Date: October 3, 2017
This document provides an empirical picture of the causes and effects of tenure-related disputes between private sector actors and local peoples across Southeast Asia. It demonstrates that disputes in Southeast Asia are often more intractable and more violent than in any other region examined. The most common reason for these disputes is forced displacement, but factors like environmental damage, cultural abuse, and compensation also figure.
The analysis is based on an investigation of 51 case studies across Continental and Maritime Southeast Asia. These “new cases” are compared with a global average derived from the IAN Case Study Database’s 237 cases after 2001 and outside Southeast Asia. The aim is therefore to provide greater insight into the way that tenure rights and governance are impacting the private sector at the macro-level.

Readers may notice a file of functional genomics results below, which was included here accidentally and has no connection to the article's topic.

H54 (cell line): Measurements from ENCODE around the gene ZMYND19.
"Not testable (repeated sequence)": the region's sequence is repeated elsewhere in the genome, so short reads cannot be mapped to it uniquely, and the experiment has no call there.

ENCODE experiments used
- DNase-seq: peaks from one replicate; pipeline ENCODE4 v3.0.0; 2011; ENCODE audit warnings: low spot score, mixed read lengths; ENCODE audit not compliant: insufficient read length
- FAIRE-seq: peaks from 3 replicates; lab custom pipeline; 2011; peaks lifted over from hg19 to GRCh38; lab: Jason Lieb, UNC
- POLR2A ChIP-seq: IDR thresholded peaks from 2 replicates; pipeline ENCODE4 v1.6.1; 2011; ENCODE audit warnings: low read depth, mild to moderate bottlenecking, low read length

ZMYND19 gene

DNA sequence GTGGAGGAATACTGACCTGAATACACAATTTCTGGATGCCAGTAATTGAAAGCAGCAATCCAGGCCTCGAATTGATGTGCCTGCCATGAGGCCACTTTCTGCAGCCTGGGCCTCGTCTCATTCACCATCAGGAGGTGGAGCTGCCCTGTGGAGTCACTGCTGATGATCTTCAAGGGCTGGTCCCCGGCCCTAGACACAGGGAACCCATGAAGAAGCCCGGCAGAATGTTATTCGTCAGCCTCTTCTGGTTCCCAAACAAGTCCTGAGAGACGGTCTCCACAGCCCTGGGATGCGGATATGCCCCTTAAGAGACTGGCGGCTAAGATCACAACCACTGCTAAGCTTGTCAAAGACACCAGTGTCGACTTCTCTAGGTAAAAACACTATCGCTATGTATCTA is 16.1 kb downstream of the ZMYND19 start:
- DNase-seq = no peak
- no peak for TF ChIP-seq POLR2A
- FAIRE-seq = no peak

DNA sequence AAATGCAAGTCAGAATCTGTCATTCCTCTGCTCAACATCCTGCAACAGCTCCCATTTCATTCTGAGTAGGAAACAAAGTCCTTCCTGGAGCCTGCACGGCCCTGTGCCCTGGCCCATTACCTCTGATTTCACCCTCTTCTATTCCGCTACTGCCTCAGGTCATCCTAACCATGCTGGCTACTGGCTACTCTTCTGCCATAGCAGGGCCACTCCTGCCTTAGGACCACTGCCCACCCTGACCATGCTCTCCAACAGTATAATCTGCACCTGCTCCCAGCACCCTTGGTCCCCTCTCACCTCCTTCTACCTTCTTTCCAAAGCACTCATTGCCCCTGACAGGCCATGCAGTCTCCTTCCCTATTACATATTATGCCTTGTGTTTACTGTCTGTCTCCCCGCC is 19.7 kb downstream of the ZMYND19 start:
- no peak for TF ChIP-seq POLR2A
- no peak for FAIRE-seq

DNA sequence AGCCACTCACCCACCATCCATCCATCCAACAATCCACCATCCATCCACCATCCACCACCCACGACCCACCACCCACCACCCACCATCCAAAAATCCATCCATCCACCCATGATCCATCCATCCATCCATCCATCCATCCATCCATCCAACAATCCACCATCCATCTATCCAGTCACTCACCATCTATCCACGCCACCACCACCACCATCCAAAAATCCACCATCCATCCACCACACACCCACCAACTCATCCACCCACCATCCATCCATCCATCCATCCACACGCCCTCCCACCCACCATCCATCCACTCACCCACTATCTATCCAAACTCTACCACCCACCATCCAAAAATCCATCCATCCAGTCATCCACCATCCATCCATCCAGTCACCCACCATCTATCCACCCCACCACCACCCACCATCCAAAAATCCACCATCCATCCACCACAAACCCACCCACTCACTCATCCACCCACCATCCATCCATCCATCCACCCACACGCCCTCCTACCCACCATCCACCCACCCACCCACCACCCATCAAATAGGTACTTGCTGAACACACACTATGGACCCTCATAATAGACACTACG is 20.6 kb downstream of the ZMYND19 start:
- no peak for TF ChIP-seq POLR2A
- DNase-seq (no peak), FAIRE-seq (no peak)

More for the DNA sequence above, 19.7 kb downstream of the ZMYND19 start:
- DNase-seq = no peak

This high-level view is complemented by separate papers on Continental and Maritime Southeast Asia, each of which profiles the case studies in depth and provides a more nuanced view of how tenure-related disputes develop and how they can be resolved.